Free Markets, Free People
I’m very busy these days*, so I doubt that I’ll have much time this summer to weigh in on the election. But I don’t think it matters much. We’ve seen enough of these elections, and we now have the measure of the legacy media. It’s not that hard to predict a trajectory in advance.
Insert usual disclaimers here: future is uncertain, who knows what will happen, blah, blah, blah – hey, if any of us could predict the future in detail, we’d be on the beach enjoying all the money we made in the stock market.
With those caveats, here, then, is my expected approximate trajectory of reporting, straight from my patented combination of cracked crystal ball, Ouija board, and leaky 8-ball. It includes short summaries of legacy media narratives at various points from roughly a month ago up until past the election. Along about December, we can see how close I came.
(April) Obama is almost certain to be re-elected. How could anyone think otherwise? Plus, did you know Romney has a weird religion and carries dogs on the top of his car?
(early May) Obama is very likely to be re-elected. Though he has challenges to meet as a result of the problems he inherited from Bush. Plus challenges from wingnuts who take things out of context from his books. Which we are absolutely not going to talk about, especially any stuff about eating dog meat.
(mid May) Romney is a strong candidate because he has so much money, but Obama has the hearts and minds of the people, so he’ll win. The economy is showing signs of improvement, which will help Obama.
(June) Romney’s well-funded right-wing henchmen are going all out, and according to polls this will be a close race, but Obama has the advantage because of his committed base. The economy is improving slowly, despite some negative indicators, and will probably peak just as Obama needs it to.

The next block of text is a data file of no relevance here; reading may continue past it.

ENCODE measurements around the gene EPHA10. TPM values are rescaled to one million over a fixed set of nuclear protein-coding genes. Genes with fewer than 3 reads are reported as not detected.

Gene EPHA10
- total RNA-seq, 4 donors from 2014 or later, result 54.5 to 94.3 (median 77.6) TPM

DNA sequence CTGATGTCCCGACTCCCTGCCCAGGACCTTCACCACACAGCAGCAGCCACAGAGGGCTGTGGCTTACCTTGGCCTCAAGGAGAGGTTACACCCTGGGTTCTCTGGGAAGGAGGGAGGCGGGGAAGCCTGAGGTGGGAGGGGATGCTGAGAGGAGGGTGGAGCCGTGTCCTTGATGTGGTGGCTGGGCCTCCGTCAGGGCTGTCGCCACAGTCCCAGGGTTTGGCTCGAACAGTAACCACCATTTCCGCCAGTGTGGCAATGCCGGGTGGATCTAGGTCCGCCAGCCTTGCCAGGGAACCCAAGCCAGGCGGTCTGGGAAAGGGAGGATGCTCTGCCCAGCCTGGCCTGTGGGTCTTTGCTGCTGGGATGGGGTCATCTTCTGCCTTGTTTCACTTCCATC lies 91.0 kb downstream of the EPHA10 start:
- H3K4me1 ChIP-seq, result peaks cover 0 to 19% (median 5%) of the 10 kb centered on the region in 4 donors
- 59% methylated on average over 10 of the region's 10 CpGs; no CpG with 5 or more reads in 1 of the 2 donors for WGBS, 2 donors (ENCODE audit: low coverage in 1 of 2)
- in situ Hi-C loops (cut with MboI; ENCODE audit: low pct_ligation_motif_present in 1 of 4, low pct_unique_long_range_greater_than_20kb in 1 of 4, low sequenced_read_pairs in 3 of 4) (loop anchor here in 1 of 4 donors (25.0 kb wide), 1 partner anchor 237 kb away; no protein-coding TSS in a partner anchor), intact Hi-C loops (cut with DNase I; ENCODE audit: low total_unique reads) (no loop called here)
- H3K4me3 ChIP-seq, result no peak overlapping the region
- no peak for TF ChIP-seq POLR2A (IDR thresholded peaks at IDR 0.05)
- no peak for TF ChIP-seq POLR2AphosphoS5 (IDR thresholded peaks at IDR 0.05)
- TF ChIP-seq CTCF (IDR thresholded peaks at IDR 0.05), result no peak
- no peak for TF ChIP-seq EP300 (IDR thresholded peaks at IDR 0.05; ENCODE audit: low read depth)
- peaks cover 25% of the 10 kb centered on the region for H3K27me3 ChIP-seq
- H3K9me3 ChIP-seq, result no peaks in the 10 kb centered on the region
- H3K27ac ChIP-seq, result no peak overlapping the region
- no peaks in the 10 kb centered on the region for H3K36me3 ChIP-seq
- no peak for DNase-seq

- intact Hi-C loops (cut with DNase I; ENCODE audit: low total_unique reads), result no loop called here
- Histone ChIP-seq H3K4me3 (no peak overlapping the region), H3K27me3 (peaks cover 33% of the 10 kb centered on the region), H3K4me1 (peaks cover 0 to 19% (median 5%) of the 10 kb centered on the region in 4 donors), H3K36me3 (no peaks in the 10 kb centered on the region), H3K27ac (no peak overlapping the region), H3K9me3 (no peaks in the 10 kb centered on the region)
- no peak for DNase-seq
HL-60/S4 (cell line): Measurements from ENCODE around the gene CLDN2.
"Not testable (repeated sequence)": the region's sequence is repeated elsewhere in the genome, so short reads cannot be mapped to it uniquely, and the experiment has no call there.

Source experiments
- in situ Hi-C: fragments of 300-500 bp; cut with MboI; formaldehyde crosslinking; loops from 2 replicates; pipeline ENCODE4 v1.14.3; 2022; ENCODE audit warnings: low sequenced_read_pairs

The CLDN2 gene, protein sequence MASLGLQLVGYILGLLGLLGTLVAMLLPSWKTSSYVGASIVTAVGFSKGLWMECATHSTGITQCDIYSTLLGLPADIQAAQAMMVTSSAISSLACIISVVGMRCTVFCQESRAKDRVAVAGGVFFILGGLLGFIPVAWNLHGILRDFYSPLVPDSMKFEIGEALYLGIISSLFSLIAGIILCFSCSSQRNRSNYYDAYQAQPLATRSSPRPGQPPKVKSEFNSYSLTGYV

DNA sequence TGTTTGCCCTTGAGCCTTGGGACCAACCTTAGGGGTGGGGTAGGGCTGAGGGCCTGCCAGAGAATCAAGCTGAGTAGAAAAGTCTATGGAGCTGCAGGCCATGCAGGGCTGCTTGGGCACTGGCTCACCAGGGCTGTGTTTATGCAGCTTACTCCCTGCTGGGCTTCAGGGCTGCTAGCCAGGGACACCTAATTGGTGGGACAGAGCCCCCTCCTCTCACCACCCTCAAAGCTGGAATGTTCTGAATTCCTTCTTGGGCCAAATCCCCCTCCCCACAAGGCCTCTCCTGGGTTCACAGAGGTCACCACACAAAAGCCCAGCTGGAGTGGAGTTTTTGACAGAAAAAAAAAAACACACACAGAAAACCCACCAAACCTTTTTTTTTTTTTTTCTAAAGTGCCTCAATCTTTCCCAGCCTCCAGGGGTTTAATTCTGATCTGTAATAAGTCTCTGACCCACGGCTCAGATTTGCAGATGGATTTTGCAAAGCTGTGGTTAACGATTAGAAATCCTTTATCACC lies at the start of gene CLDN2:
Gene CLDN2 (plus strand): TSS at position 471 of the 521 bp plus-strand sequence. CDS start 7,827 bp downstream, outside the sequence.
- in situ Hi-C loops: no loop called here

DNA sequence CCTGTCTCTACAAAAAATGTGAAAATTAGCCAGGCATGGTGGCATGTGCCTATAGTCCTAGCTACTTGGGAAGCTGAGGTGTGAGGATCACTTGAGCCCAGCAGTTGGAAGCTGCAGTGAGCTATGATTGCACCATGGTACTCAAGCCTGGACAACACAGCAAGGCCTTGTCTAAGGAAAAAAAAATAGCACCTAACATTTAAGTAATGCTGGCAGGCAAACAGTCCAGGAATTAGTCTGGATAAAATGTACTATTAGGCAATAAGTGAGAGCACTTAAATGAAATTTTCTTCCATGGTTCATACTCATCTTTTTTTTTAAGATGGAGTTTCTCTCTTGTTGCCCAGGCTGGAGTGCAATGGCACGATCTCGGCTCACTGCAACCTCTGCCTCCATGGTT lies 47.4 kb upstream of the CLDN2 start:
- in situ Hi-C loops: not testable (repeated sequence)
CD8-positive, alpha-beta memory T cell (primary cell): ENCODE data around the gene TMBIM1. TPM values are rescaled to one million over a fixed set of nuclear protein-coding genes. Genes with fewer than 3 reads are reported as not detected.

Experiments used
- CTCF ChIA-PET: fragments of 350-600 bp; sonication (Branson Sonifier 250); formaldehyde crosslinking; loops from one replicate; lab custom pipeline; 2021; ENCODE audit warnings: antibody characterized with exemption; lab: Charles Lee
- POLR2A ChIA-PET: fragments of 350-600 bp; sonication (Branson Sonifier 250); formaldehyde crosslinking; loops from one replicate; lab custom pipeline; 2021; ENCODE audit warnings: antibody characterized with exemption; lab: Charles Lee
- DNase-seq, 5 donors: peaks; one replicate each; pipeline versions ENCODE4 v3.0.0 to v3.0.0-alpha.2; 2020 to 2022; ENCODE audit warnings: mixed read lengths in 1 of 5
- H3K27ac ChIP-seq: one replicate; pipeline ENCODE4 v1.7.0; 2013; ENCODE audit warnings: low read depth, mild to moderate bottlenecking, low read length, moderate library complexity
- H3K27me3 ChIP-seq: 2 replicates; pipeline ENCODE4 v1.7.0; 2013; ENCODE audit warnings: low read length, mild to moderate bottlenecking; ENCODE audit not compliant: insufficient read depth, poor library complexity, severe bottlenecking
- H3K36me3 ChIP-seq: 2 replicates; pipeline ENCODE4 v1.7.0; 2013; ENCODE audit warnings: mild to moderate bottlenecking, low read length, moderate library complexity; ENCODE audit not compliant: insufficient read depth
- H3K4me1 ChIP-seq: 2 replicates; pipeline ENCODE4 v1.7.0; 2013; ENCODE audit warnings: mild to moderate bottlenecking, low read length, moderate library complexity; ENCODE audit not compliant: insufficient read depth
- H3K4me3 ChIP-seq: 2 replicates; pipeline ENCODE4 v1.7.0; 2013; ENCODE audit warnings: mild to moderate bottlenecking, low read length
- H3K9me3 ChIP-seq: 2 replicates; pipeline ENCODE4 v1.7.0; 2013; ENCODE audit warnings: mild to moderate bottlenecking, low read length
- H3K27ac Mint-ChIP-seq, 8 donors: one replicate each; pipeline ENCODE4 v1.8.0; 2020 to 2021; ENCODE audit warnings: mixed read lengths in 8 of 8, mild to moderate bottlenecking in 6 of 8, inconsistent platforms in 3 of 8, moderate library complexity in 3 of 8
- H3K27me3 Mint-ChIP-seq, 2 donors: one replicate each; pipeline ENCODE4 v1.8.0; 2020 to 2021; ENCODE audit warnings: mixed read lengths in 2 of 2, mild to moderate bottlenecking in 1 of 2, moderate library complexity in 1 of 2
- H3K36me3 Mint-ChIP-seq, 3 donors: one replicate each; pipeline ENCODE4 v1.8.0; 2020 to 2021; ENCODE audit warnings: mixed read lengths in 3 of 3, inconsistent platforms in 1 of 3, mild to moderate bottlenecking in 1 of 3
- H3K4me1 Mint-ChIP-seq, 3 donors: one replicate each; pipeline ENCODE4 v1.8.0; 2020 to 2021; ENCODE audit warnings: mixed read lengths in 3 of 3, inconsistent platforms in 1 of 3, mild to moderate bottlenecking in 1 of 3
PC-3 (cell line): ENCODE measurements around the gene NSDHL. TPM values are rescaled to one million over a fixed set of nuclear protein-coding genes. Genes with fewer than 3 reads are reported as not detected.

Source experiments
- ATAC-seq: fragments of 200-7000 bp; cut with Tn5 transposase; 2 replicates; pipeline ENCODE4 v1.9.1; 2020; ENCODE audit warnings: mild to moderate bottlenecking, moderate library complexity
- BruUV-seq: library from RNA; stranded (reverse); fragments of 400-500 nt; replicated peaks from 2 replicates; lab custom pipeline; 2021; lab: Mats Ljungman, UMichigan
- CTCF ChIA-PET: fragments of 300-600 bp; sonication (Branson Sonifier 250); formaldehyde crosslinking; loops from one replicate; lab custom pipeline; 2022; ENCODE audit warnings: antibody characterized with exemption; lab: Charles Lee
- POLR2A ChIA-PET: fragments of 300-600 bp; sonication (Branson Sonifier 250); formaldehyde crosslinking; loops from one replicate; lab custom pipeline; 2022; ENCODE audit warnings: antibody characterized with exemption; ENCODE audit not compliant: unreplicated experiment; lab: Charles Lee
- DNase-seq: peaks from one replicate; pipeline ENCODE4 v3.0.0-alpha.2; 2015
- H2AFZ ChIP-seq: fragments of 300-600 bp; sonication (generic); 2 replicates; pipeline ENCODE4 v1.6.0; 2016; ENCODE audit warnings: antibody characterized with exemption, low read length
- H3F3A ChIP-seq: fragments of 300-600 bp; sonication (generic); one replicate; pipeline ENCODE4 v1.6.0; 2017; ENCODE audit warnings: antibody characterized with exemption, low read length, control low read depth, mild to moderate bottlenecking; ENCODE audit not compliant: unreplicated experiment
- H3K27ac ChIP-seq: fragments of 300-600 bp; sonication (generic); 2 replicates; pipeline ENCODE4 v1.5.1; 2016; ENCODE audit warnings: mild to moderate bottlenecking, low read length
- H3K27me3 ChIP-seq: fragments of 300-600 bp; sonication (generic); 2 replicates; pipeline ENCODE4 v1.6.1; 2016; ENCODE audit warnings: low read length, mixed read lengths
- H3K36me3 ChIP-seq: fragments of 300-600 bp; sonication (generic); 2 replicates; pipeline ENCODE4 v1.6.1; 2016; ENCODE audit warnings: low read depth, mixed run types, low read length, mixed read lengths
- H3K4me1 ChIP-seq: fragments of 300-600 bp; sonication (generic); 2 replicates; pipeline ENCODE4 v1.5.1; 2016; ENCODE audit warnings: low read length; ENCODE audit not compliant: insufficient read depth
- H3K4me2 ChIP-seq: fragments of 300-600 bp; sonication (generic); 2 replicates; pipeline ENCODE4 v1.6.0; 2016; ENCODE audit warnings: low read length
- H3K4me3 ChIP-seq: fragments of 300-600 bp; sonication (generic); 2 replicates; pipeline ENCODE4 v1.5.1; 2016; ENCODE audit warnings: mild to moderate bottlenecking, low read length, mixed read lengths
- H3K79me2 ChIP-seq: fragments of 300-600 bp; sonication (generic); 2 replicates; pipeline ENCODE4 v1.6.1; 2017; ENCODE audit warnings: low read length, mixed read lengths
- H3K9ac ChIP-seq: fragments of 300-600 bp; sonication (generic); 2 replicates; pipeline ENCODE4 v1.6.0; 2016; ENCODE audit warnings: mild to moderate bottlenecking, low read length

(early July) Romney’s rich buddies have spent millions to make this a toss up, but Obama’s incumbency and natural connection to voters still make him the likely winner. A lot depends on the continued improvement in the economy. By the way, doesn’t Obama look presidential at this 4th of July event?
(late July) The continuous unfair attacks on Obama have put him somewhat behind in the polls, but there’s still plenty of time for him to catch up as the voters realize who is behind the negative campaigning, and as hoped-for economic improvements kick in.
(early August) Obama seems to be losing his mojo, probably because he’s tired from fighting those nasty right-wing partisans who distort everything he says and denigrate his record by blaming him for things that were Bush’s fault. In other unrelated news, unemployment continues to be high because of the Bush recession and financial markets are jittery because of events in Europe, China, and the Middle East.
(mid-August) Obama has lost his mojo because he’s distracted with important matters of governance and frustrations of unfair right-wing attacks. Yes, we know it’s late summer and Congress is out. There are still important matters of governance. (Shift to tone of the guys at the end of Raiders of the Lost Ark claiming “top men” were investigating the ark.) Important. Matters.
(late August) Polls show Romney ahead. Obama is fighting for his political life against great odds, as unscrupulous racist opponents level unceasing unfair attacks and as he continues to fight the Bush recession. By the way, did you know Romney believes in a weird, cult-like religion?
(end of August) Romney’s choice for VP at the GOP convention shows just how far right he is. Choosing such a far-right partisan for VP will benefit Obama. Voters will finally realize just how beholden Romney is to rich conservatives who own yachts. Pay no attention to the polls showing Romney with a large lead. It’s just a post-convention bounce.